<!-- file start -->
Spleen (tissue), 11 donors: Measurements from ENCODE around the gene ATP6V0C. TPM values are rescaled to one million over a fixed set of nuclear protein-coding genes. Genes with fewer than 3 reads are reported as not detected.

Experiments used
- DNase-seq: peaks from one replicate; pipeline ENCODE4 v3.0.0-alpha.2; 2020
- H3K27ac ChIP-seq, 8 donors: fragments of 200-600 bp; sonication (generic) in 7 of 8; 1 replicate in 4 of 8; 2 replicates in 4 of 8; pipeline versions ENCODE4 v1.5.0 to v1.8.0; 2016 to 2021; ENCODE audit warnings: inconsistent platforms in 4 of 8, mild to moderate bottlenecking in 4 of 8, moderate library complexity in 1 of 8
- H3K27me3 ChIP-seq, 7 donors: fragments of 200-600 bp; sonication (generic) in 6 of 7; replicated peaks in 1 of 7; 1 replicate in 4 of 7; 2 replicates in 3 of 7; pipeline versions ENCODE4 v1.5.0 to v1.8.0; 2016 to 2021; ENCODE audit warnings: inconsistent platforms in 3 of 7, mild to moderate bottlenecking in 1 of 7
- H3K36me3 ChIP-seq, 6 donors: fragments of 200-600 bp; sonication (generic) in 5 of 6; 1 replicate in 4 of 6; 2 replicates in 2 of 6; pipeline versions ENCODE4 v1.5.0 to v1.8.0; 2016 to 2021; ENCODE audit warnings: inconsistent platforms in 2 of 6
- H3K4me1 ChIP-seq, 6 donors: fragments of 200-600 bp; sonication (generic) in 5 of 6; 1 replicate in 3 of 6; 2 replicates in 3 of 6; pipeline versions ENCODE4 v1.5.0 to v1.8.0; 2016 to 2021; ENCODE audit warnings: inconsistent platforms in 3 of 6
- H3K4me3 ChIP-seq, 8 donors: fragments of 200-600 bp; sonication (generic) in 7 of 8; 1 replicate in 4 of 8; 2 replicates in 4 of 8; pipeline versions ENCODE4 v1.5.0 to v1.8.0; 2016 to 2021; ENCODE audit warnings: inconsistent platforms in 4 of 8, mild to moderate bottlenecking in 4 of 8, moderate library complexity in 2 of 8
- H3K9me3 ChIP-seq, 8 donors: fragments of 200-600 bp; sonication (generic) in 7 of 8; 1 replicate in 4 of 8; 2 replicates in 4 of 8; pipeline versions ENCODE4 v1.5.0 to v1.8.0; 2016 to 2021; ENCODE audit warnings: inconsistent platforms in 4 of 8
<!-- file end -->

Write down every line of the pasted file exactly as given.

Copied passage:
Spleen (tissue), 11 donors: Measurements from ENCODE around the gene ATP6V0C. TPM values are rescaled to one million over a fixed set of nuclear protein-coding genes. Genes with fewer than 3 reads are reported as not detected.

Experiments used
- DNase-seq: peaks from one replicate; pipeline ENCODE4 v3.0.0-alpha.2; 2020
- H3K27ac ChIP-seq, 8 donors: fragments of 200-600 bp; sonication (generic) in 7 of 8; 1 replicate in 4 of 8; 2 replicates in 4 of 8; pipeline versions ENCODE4 v1.5.0 to v1.8.0; 2016 to 2021; ENCODE audit warnings: inconsistent platforms in 4 of 8, mild to moderate bottlenecking in 4 of 8, moderate library complexity in 1 of 8
- H3K27me3 ChIP-seq, 7 donors: fragments of 200-600 bp; sonication (generic) in 6 of 7; replicated peaks in 1 of 7; 1 replicate in 4 of 7; 2 replicates in 3 of 7; pipeline versions ENCODE4 v1.5.0 to v1.8.0; 2016 to 2021; ENCODE audit warnings: inconsistent platforms in 3 of 7, mild to moderate bottlenecking in 1 of 7
- H3K36me3 ChIP-seq, 6 donors: fragments of 200-600 bp; sonication (generic) in 5 of 6; 1 replicate in 4 of 6; 2 replicates in 2 of 6; pipeline versions ENCODE4 v1.5.0 to v1.8.0; 2016 to 2021; ENCODE audit warnings: inconsistent platforms in 2 of 6
- H3K4me1 ChIP-seq, 6 donors: fragments of 200-600 bp; sonication (generic) in 5 of 6; 1 replicate in 3 of 6; 2 replicates in 3 of 6; pipeline versions ENCODE4 v1.5.0 to v1.8.0; 2016 to 2021; ENCODE audit warnings: inconsistent platforms in 3 of 6
- H3K4me3 ChIP-seq, 8 donors: fragments of 200-600 bp; sonication (generic) in 7 of 8; 1 replicate in 4 of 8; 2 replicates in 4 of 8; pipeline versions ENCODE4 v1.5.0 to v1.8.0; 2016 to 2021; ENCODE audit warnings: inconsistent platforms in 4 of 8, mild to moderate bottlenecking in 4 of 8, moderate library complexity in 2 of 8
- H3K9me3 ChIP-seq, 8 donors: fragments of 200-600 bp; sonication (generic) in 7 of 8; 1 replicate in 4 of 8; 2 replicates in 4 of 8; pipeline versions ENCODE4 v1.5.0 to v1.8.0; 2016 to 2021; ENCODE audit warnings: inconsistent platforms in 4 of 8